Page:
Though it may seem inconvenient to most urban Indians, squatting posture is the best way to clear the bowels and is usually advised by doctors to ease constipation.
Studies show that when people shift postures while squatting, stools pass more quickly and smoothly. When squatting, people also strain less and empty their bowels more completely compared to the sitting posture of the Western toilets. Studies also show that by making it easier to pass motion, squatting is more likely to prevent haemorrhoids, which are often a result of straining.
Ear and nose piercing
Piercing of nose and ear by women is an ancient practice that is still very common in rural and semi urban parts of India. However, in the cities piercing of nose is fast becoming non existent, though globally it has been picked by other cultures as a fashion trend.
Apart from being a fashion statement and a way of adornment, nose and ear piercing apparently is highly beneficial to health.
Having its roots in the Ayurveda, piercing is performed as a ritual in many regions of India.
Piercing supposedly benefits intestine health and acts like acupuncture, which is an ancient Chinese technique to combat various diseases and pain.
According to Ayurveda, it also enhances reproductivity and overall vitality among women.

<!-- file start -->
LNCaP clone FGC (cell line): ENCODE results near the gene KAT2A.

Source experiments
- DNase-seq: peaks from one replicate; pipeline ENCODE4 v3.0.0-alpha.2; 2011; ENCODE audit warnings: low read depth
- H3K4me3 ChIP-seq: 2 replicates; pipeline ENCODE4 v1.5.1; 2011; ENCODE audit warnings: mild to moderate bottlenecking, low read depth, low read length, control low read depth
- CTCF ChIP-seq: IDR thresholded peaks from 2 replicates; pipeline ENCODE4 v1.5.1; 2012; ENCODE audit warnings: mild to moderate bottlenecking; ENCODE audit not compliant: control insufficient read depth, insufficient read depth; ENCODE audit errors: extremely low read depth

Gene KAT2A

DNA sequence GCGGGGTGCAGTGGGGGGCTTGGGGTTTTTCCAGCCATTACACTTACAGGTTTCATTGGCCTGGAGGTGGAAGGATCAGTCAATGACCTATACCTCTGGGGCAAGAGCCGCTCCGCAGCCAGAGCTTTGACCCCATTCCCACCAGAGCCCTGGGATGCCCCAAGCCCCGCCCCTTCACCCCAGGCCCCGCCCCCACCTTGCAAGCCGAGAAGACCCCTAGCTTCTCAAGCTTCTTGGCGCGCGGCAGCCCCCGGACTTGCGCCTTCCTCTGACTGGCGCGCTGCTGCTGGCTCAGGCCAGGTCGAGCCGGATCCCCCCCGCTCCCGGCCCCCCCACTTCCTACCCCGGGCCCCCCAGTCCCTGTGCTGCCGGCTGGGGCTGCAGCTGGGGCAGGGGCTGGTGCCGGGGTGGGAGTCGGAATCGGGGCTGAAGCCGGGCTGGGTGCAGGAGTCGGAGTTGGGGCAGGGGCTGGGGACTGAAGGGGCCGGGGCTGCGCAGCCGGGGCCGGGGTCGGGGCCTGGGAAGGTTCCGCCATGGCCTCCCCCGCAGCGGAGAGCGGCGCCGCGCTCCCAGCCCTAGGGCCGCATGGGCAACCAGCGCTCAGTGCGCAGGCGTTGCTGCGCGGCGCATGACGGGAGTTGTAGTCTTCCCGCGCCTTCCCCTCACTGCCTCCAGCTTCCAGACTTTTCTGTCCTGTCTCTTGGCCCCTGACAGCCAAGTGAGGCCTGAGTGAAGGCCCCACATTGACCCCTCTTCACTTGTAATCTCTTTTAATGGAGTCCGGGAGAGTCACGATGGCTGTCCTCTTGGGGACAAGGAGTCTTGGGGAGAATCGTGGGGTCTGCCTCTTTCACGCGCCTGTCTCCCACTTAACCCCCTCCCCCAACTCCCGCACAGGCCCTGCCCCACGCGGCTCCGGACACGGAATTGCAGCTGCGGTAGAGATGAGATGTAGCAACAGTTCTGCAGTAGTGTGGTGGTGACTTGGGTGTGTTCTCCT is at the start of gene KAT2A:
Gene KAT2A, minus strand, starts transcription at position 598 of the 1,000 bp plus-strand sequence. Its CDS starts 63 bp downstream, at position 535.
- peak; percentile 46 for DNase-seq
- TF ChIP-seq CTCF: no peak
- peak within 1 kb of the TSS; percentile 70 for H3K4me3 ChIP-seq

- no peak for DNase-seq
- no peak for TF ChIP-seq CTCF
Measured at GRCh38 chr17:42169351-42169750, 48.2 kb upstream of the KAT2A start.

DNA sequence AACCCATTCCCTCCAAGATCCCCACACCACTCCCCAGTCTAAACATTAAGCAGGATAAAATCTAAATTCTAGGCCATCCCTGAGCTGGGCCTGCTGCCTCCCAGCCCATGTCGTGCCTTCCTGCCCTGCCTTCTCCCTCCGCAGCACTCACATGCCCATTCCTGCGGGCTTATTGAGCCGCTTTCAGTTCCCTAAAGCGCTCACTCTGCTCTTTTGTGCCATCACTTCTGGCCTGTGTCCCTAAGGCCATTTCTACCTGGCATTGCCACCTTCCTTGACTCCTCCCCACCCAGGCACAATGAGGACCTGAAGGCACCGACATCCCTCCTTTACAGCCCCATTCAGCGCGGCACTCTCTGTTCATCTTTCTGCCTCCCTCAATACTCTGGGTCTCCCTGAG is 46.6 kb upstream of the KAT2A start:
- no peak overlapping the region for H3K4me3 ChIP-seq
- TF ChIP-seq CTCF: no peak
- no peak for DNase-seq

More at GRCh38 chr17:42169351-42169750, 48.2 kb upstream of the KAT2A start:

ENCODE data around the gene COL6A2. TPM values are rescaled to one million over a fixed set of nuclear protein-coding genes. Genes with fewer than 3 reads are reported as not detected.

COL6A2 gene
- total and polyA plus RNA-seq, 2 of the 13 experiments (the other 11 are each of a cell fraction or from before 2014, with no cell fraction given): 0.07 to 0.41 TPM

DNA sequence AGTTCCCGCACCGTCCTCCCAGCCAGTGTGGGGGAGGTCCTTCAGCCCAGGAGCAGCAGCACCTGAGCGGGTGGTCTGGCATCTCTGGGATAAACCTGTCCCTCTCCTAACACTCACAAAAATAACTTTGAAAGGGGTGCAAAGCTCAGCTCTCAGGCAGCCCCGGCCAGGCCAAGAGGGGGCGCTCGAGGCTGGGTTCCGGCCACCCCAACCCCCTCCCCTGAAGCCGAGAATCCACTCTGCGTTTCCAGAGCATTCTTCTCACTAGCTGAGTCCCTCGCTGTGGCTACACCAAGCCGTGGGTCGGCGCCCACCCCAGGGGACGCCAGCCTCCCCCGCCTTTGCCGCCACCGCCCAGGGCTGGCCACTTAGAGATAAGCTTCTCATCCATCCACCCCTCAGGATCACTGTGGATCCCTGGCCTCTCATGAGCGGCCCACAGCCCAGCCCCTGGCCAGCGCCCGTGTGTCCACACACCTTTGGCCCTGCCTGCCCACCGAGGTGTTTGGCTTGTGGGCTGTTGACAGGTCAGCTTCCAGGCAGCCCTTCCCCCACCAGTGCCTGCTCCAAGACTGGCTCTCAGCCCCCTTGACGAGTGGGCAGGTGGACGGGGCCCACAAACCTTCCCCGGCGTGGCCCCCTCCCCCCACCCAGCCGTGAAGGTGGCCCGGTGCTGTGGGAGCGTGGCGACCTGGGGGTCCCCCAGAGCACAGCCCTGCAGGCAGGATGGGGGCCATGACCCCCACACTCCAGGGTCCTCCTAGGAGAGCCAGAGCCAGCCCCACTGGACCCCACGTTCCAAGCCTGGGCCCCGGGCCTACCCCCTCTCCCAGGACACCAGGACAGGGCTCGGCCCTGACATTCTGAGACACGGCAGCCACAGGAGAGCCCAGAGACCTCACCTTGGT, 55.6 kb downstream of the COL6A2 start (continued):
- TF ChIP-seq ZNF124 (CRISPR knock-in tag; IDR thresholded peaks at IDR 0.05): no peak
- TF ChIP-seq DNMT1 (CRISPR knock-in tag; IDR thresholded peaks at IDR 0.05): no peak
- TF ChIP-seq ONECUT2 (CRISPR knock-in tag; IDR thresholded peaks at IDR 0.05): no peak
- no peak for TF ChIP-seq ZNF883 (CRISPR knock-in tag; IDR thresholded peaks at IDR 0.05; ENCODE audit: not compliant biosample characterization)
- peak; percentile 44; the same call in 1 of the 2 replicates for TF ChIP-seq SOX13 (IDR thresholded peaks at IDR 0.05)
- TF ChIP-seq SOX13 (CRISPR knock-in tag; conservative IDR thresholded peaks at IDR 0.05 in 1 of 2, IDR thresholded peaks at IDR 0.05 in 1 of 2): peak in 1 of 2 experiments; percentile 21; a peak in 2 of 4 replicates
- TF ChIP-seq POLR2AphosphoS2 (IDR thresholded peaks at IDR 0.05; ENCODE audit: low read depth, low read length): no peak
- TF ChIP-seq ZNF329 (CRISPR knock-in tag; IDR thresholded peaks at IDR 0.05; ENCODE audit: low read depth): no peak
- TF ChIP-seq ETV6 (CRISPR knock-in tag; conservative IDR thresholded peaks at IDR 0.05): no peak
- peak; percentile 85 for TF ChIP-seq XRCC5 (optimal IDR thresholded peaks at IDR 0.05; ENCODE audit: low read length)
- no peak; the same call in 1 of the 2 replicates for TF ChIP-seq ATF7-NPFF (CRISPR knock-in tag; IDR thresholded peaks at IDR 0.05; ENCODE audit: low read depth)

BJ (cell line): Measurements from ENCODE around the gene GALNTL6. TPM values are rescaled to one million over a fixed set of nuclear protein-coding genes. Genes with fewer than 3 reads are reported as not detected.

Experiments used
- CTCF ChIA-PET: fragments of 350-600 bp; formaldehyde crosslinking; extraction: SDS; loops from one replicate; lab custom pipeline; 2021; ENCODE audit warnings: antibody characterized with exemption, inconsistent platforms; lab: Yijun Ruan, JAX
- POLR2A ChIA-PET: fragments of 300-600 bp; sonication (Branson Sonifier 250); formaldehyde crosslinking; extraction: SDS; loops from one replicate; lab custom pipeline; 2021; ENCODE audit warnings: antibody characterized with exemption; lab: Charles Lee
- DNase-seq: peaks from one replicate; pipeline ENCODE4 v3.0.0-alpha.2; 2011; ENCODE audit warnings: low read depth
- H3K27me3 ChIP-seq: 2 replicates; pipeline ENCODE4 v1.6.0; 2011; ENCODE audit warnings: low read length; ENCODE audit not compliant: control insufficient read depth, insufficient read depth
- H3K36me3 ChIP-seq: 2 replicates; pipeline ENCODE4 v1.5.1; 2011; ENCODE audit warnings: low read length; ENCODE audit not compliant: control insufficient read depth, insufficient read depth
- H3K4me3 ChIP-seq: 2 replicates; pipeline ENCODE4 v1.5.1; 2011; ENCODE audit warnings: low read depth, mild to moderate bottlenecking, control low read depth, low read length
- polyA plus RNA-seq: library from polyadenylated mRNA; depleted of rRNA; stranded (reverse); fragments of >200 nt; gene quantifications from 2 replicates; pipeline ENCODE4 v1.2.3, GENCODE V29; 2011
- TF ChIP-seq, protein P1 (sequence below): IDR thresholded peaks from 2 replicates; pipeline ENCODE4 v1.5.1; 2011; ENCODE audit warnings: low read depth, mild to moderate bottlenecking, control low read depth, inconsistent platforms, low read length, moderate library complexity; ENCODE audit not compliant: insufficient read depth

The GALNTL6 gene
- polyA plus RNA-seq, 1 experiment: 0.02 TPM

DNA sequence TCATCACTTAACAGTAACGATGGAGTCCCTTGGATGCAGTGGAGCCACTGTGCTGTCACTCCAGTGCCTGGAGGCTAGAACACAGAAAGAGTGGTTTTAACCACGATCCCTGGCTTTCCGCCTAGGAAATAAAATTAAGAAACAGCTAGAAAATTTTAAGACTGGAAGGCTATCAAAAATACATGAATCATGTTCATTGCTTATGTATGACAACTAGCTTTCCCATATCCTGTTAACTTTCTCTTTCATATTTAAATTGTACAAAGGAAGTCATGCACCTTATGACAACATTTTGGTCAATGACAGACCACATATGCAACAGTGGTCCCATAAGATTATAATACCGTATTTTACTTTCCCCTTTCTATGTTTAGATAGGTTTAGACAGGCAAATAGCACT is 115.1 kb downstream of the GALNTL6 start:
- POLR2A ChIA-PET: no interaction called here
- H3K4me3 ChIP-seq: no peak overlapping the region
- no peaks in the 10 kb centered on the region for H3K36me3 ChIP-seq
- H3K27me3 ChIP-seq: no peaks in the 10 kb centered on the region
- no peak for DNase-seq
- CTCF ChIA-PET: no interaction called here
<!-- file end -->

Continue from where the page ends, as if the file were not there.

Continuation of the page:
Barefoot walking used to be a common practice in India, especially by farmers and manual labourers. Many farmers continue to walk and work barefoot in their fields and doing it over the years helps them strengthen their feet and certain muscles.
Walking barefoot is particularly recommended when walking on grass lawns and sandy beaches.
The direct benefit of barefoot walking is that it helps us restore our natural walking pattern, also known as our gait.
Walking barefoot helps us use certain muscle groups that not only strengthen our feet and legs but can actually strengthen our body.
It gives us better control of your foot position when it strikes the ground. It improves our balance and body awareness.
Barefoot walking also improves foot mechanics, which leads to improved mechanics of hips, knees and the core.
It also strengthens our leg muscles, which supports the lower back region.
Apart from these, there are many more traditional practices that have tremendous benefits to our overall wellbeing. Some of these practices may seem trivial, but if you research about them you will be amazed by the benefits they offer. Let’s bring back some of these traditions and live a healthier and more spiritually aware life.